Small signs of progress in budget update

Doug Hendrie

16/12/2019 3:13:08 PM

The Mid-Year Economic and Fiscal Outlook includes relatively little for GPs, but there are some promising initiatives.

MYEFO report
The longstanding GP shortage on the Central Coast of New South Wales is being targeted under a $2 million incentive fund applying only to that region.

There are small signs of progress for general practice  in the Mid-Year Economic and Fiscal Outlook 2019–20.
Chief among these is a $7.2 million initiative to include Aboriginal and Torres Strait Islander people aged 50 and older in the new voluntary patient enrolment model of care coming into operation on 1 July next year.
The new voluntary enrolment model, announced in this year’s budget, was originally intended only for people over 70.
In addition, the longstanding GP shortage on the New South Wales Central Coast is being targeted under a $2 million incentive fund applying only to that region.
Other new announcements include $4.7 million in 2019–20 for a survey of younger people in aged care to support new targets to reduce the number of younger people in such care.
An extra $36 million will be spent on ‘essential’ maintenance for the Medicare and aged care payment IT systems.
New Medicare items will be introduced following recommendations by the Medical Services Advisory Committee, including diagnostic genetic testing for familial hypercholesterolemia in clinical affected individuals and predictive testing of biological relatives, as well as items for genetic testing for childhood syndromes, hereditary colorectal and endometrial cancers, and somatic markers for diagnostic and classification of tumours.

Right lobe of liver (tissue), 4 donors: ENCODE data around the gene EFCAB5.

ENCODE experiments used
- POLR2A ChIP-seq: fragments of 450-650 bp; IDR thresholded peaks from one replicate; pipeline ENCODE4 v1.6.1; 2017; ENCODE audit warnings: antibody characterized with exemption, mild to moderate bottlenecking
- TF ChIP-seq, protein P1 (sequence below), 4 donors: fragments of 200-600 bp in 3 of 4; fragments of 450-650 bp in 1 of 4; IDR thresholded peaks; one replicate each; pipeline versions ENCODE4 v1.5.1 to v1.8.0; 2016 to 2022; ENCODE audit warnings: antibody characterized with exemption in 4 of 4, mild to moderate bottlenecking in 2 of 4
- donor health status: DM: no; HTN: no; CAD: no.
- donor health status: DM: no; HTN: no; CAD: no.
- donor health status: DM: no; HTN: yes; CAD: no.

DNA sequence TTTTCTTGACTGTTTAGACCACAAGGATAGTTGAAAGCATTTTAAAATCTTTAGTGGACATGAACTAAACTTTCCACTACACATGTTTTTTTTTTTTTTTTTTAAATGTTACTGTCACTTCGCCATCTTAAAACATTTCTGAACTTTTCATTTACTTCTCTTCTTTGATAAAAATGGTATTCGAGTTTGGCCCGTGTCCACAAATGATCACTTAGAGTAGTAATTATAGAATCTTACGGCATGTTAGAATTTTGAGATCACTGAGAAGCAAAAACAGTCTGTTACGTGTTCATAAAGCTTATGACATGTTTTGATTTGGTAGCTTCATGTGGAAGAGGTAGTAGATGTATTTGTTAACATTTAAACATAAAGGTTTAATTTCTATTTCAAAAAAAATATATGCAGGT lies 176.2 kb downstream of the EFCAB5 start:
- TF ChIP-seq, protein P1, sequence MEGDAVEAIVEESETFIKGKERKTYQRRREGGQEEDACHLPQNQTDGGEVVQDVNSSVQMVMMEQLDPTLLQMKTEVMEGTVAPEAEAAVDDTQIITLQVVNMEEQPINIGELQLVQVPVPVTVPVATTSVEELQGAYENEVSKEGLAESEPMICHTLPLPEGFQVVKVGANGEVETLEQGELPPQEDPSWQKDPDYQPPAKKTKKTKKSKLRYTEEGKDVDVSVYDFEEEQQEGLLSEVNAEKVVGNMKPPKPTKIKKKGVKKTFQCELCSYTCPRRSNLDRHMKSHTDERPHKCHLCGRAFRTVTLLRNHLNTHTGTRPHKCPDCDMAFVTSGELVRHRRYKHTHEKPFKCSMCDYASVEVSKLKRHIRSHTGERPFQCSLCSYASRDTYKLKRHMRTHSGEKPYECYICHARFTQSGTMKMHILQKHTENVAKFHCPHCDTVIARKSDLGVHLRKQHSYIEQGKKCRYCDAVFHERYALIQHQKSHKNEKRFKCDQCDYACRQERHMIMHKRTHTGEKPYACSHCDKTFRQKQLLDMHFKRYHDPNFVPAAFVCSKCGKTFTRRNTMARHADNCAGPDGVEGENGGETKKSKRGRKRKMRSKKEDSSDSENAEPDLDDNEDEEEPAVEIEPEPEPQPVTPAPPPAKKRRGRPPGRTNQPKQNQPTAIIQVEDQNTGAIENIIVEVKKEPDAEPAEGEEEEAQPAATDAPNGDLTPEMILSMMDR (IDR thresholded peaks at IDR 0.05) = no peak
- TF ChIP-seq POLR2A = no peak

Other items that have previously been announced include: 

  • reducing the Pharmaceutical Benefits Scheme safety net thresholds, which will see concessional patients reach the safety net with an estimated 12 fewer scripts a year ($335 million)
  • a national perinatal screening program for new and expecting parents to improve mental health outcomes ($36 million)
  • more than $620 million in funding for the aged care sector, after a damning interim royal commission report. Most of the aged care funding – $496 million – is for an extra 10,000 home care packages across four years
  • a program to reduce the use of chemical restraints in aged care facilities ($25.5 million).
Log in below to join the conversation.

budget general practice MYEFO


Login to comment